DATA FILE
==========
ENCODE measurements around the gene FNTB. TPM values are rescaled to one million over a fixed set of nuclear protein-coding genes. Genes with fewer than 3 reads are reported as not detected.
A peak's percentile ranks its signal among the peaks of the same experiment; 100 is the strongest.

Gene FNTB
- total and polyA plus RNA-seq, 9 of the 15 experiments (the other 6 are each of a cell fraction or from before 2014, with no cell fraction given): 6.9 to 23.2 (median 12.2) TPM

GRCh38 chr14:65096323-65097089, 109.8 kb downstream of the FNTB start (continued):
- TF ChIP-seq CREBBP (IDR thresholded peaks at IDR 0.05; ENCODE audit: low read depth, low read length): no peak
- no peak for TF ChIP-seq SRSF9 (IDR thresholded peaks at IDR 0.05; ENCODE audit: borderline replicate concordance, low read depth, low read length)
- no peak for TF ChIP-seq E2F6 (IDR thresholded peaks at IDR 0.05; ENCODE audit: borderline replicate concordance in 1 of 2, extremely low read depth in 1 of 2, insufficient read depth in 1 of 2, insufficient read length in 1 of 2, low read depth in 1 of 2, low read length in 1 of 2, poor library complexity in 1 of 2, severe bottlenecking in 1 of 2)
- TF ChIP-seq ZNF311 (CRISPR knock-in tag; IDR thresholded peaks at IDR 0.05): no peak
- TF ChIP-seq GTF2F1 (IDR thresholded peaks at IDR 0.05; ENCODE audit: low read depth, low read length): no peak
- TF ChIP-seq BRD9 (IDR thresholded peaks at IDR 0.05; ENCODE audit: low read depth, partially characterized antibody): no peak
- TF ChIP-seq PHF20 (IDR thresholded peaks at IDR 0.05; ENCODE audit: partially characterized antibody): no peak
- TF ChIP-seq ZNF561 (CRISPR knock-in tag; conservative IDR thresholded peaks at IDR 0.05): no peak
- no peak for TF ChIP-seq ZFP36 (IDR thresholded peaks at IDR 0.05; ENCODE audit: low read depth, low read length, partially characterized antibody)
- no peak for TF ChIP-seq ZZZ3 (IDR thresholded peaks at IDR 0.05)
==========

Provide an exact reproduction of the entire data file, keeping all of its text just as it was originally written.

ENCODE measurements around the gene FNTB. TPM values are rescaled to one million over a fixed set of nuclear protein-coding genes. Genes with fewer than 3 reads are reported as not detected.
A peak's percentile ranks its signal among the peaks of the same experiment; 100 is the strongest.

Gene FNTB
- total and polyA plus RNA-seq, 9 of the 15 experiments (the other 6 are each of a cell fraction or from before 2014, with no cell fraction given): 6.9 to 23.2 (median 12.2) TPM

GRCh38 chr14:65096323-65097089, 109.8 kb downstream of the FNTB start (continued):
- TF ChIP-seq CREBBP (IDR thresholded peaks at IDR 0.05; ENCODE audit: low read depth, low read length): no peak
- no peak for TF ChIP-seq SRSF9 (IDR thresholded peaks at IDR 0.05; ENCODE audit: borderline replicate concordance, low read depth, low read length)
- no peak for TF ChIP-seq E2F6 (IDR thresholded peaks at IDR 0.05; ENCODE audit: borderline replicate concordance in 1 of 2, extremely low read depth in 1 of 2, insufficient read depth in 1 of 2, insufficient read length in 1 of 2, low read depth in 1 of 2, low read length in 1 of 2, poor library complexity in 1 of 2, severe bottlenecking in 1 of 2)
- TF ChIP-seq ZNF311 (CRISPR knock-in tag; IDR thresholded peaks at IDR 0.05): no peak
- TF ChIP-seq GTF2F1 (IDR thresholded peaks at IDR 0.05; ENCODE audit: low read depth, low read length): no peak
- TF ChIP-seq BRD9 (IDR thresholded peaks at IDR 0.05; ENCODE audit: low read depth, partially characterized antibody): no peak
- TF ChIP-seq PHF20 (IDR thresholded peaks at IDR 0.05; ENCODE audit: partially characterized antibody): no peak
- TF ChIP-seq ZNF561 (CRISPR knock-in tag; conservative IDR thresholded peaks at IDR 0.05): no peak
- no peak for TF ChIP-seq ZFP36 (IDR thresholded peaks at IDR 0.05; ENCODE audit: low read depth, low read length, partially characterized antibody)
- no peak for TF ChIP-seq ZZZ3 (IDR thresholded peaks at IDR 0.05)